ORIGIN: Confederate States
SHIPS-IN-CLASS (1): CSS Atlanta (USS Atlanta; Triumph)
OPERATORS: Confederate States; United States (USS Atlanta)
LENGTH: 204 feet (62.18 meters)
BEAM: 41 feet (12.50 meters)
DRAUGHT: 15.8 feet (4.82 meters)
DISPLACEMENT (SURFACE): 1,022 tons
PROPULSION: 1 x Boiler with 1 x Steam engines driving power to 1 x Shaft.
SPEED (SURFACE): 10 knots (12 miles-per-hour)
Detailing the development and operational history of the CSS Atlanta (USS Atlanta) Ironclad Warship.
Entry last updated on 8/29/2016.
Authored by Staff Writer. Content ©www.MilitaryFactory.com.
CSS Atlanta was born in the Clyde Bank Iron Shipyard of Scotland as the "Fingal" in 1861 and launched that May. Like other warships going on to serve the Confederate Navy during the American Civil War (1861-1865), Fingal, originally laid down as a merchant steamer, was purchased by Confederate agent James Bulloch based in England and eventually converted for the role of ironclad. As the Fingal, she made the journey across the Atlantic in 1861 and reached Bermuda on October 15th - laden with medical supplies, firearms, cannon and related ammunition. She passed through the Union blockade of Savannah on November 22nd to deliver the much-needed cargo to fighting forces.
As the Union noose around Savannah tightened to the point that a return-trip out of Savannah for Fingal was out of the question, authorities decided to convert the vessel for a more useful purpose. She was reworked into an ironclad by having her upper section completely removed. A torpedo spar was added to her bow and 2 x 7" Brooke and 2 x 6.4" Brooke rifled guns were installed as armament. 145 men (21 officers, 124 enlisted personnel) made up her complement while her propulsion scheme centered on a boiler / steam engine arrangement driving power to a single shaft. Maximum speed was reduced from 13 knots to 10 knots as armor plating and other changes completely modified her performance specs. Her length was increased from 189 feet to 204 feet and displacement ballooned from 700 tons to just over 1,000 tons. Her beam measured 41 feet and her draught was 15.8 feet. Armor protection reached 4" at the casemate, 2" at the hull and 4" at the pilothouse. Her side profile was dominated by an angled superstructure over midships and a single smoke funnel.
The work was completed by Asa & Nelson Tift of Savannah and primarily financed by the women of Savannah - like several other ships of the Confederate cause.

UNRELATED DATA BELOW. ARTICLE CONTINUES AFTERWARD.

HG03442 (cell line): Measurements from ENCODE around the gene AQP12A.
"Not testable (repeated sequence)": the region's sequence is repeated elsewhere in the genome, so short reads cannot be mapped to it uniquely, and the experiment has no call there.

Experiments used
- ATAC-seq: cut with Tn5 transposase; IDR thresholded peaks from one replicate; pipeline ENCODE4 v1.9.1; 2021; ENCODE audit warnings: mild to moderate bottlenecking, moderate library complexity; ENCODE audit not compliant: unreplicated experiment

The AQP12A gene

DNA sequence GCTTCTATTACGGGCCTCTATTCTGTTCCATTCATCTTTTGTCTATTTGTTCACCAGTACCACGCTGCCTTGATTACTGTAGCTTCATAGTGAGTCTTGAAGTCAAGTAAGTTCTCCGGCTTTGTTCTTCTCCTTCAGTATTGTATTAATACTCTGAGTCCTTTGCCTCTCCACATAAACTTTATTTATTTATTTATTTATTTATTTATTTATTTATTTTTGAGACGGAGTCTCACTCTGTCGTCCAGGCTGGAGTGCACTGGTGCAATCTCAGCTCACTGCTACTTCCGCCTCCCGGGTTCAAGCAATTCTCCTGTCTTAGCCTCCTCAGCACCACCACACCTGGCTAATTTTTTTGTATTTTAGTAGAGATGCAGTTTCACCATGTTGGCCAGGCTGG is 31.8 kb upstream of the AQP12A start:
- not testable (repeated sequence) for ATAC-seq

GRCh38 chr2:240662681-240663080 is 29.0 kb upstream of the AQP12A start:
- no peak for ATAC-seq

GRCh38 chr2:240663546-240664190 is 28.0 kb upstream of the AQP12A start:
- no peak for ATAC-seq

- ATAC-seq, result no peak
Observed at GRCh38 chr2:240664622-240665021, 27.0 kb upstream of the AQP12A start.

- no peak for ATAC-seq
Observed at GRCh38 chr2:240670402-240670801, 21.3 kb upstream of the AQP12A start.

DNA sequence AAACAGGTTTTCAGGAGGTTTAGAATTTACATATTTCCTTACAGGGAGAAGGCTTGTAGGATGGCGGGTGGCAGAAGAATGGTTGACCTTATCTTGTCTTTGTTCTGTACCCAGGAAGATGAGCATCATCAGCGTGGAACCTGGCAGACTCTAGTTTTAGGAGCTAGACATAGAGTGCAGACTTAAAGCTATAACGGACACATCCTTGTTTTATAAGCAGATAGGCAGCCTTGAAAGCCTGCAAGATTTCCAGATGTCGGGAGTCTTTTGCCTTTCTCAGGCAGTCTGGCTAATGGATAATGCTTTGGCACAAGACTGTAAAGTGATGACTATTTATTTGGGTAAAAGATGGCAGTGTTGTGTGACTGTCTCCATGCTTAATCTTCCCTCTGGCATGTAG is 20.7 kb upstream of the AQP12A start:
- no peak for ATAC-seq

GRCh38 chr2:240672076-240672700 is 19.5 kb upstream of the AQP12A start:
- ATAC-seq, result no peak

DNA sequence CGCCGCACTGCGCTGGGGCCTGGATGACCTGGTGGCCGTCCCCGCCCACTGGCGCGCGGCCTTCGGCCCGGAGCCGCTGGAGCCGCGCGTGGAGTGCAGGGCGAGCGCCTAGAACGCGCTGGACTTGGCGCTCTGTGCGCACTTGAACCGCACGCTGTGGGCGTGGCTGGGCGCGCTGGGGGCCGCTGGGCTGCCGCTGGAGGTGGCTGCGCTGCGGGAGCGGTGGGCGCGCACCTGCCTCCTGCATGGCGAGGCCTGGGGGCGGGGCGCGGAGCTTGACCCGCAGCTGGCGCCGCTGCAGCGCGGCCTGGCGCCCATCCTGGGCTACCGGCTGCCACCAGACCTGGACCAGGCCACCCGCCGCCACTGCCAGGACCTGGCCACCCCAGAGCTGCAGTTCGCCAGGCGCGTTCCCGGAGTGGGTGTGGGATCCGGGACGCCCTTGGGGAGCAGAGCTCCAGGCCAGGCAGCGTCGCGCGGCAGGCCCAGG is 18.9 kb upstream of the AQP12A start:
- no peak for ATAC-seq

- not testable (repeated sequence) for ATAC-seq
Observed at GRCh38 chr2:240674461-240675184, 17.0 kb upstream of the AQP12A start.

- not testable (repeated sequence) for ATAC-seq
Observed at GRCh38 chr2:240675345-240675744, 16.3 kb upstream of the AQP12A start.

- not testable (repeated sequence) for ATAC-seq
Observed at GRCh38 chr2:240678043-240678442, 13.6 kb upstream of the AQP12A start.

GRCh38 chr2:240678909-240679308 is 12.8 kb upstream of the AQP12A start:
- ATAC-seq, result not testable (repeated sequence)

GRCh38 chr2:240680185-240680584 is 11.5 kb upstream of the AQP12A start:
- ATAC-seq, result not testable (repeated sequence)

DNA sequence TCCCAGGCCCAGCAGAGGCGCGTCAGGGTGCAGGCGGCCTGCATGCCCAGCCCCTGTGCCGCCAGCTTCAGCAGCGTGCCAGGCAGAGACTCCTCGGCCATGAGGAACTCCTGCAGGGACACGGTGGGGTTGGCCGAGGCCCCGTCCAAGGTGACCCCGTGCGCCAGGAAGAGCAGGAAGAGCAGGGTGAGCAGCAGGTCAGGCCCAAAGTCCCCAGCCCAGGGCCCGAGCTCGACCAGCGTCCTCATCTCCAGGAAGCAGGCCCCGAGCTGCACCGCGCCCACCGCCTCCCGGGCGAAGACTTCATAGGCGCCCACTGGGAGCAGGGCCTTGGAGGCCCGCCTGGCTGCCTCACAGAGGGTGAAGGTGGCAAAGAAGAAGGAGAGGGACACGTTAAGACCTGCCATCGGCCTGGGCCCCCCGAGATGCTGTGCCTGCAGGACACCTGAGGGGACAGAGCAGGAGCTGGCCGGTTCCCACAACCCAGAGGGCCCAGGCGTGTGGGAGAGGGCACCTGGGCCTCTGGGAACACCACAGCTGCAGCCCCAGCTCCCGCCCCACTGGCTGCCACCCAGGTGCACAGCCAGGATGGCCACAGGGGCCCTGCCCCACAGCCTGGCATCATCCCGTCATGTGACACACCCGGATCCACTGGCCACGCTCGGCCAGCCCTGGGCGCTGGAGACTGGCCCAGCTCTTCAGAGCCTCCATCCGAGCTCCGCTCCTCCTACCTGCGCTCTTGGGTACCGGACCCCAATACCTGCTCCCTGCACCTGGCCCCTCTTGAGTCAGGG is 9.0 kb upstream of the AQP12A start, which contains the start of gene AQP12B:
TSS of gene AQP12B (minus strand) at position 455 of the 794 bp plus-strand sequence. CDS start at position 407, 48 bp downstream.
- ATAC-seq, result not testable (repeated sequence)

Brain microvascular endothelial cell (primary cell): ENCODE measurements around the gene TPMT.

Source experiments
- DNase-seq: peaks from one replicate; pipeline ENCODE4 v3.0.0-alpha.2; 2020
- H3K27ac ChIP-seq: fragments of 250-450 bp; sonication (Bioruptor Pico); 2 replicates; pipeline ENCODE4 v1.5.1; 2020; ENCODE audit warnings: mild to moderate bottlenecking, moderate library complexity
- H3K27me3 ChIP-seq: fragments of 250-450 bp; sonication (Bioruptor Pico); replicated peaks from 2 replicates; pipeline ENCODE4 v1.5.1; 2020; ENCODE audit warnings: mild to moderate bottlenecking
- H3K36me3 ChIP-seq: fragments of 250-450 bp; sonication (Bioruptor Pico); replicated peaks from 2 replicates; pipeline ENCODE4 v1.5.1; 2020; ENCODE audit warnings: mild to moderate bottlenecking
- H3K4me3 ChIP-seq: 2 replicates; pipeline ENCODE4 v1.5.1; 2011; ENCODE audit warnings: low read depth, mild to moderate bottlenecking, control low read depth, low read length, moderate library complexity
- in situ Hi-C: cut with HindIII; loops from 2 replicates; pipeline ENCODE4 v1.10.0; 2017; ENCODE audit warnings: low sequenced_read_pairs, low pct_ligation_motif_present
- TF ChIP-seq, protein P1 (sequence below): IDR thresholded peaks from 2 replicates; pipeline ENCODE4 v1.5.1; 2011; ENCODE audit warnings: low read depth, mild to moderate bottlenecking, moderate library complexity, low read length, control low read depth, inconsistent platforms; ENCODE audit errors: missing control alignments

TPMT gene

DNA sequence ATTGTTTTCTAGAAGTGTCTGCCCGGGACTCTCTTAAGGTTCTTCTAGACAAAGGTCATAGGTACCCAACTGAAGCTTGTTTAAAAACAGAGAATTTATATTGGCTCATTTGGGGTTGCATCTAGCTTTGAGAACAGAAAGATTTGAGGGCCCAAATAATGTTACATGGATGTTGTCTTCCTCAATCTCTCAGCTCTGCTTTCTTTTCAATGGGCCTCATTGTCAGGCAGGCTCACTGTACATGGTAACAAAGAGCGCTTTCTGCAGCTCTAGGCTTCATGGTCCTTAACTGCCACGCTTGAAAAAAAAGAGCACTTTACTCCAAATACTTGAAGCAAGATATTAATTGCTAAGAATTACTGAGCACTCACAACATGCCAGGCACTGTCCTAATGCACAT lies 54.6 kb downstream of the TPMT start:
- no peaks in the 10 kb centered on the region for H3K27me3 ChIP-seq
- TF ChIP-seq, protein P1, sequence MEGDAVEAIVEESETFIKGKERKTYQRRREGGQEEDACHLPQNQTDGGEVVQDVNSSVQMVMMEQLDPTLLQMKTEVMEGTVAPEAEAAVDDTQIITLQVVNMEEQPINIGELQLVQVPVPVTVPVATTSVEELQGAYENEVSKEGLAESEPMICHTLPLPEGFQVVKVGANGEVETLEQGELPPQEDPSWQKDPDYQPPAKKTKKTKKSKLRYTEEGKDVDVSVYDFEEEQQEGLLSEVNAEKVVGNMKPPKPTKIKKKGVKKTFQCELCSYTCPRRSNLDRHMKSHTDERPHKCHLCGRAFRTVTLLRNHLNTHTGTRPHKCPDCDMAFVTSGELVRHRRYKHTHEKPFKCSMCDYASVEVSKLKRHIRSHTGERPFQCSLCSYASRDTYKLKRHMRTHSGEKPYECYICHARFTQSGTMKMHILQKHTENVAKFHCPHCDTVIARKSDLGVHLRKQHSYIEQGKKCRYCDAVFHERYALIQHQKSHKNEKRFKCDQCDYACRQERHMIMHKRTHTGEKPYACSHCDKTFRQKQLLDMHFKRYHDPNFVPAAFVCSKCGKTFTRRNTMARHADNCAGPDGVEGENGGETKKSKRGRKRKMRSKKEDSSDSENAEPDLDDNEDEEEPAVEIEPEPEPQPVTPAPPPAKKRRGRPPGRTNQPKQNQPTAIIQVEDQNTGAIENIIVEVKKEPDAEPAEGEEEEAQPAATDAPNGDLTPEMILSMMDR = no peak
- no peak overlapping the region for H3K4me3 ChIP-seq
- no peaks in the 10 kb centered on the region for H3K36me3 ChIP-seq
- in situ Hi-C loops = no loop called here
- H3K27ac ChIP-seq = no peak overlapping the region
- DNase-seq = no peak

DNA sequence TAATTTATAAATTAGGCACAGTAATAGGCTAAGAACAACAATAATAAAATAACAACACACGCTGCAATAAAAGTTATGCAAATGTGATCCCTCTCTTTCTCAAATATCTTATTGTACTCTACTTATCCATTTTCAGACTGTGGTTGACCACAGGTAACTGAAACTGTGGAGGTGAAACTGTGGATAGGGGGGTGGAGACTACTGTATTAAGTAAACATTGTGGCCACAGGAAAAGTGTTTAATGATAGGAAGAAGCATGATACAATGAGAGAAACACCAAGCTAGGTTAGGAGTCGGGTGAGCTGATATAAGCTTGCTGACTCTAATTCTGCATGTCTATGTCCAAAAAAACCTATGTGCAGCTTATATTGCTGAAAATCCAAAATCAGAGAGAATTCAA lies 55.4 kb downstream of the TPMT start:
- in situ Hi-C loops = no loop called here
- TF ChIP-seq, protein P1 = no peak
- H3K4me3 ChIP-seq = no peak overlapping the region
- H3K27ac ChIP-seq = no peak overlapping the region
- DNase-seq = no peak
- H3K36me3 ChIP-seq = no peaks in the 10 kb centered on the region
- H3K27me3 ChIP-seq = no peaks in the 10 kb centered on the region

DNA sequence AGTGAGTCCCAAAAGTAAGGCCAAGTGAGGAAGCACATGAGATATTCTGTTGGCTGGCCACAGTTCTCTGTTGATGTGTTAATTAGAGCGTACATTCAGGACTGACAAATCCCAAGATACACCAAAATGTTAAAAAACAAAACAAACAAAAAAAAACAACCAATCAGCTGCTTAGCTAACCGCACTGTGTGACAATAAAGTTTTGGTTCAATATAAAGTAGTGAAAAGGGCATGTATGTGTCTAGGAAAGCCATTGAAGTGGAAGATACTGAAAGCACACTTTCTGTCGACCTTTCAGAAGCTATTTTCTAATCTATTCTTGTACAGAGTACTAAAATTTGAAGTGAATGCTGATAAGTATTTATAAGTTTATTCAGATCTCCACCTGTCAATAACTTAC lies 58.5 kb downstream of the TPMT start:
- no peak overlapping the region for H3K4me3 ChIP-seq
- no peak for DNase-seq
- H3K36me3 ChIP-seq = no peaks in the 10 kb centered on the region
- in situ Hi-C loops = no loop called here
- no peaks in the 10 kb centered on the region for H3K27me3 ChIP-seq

CSS Atlanta (USS Atlanta) (Cont'd)
Of course the conversion to an ironclad had its issues - the new vessel was heavy and this made her slow and cumbersome to maneuver, as proven during her trials along the Savannah River. The fighting conditions for the crew internally were also deemed quite poor as there stood little in the way of air circulation - a huge detriment considering the stifling Georgian summer heat and humidity. Leaking also proved problematic and only resolved to a limited extent by engineers moving forward.
The warship was commissioned at CSS Atlanta on November 22nd, 1862 and she steamed out of the Wilmington River to squared off against the Union ironclads USS Nahant and USS Weehawken on June 17th, 1863. However, she managed only seven total shots in the engagement and struck a sandbar in the heat of the action - running aground. The tide worked against the vessel and she had missed all of her shots on the Federal warships as they closed. Unable to free the ship, the captain of CSS Atlanta ordered a surrender, bringing her tenure under the flag of the Confederate Navy to a quick close.
Upon her capture, the Union Navy freed the ironclad and she was taken to the Philadelphia Navy Yard for repairs. Renamed USS Atlanta, she now fought under the Union Navy flag when recommissioned on February 2nd, 1864. Her armament was also revised to 2 x 8" Parrott rifled guns (bow and stern placements) and 6.4" Parrott rifled guns (amidships).
From there she ended her days fighting her original owners, serving through blockade actions and in support of Fort Powhattan (Virginia, 1864). Most of her remaining tenure centered on the James River which gave her excellent access through the center of Virginia. With the war over, she was decommissioned on June 21st, 1865 and set to reserve status until sold off in 1869. Prepared for delivery to the government of Haiti (to serve as the "Triumfo"), she sank somewhere en route during late December with no survivors.
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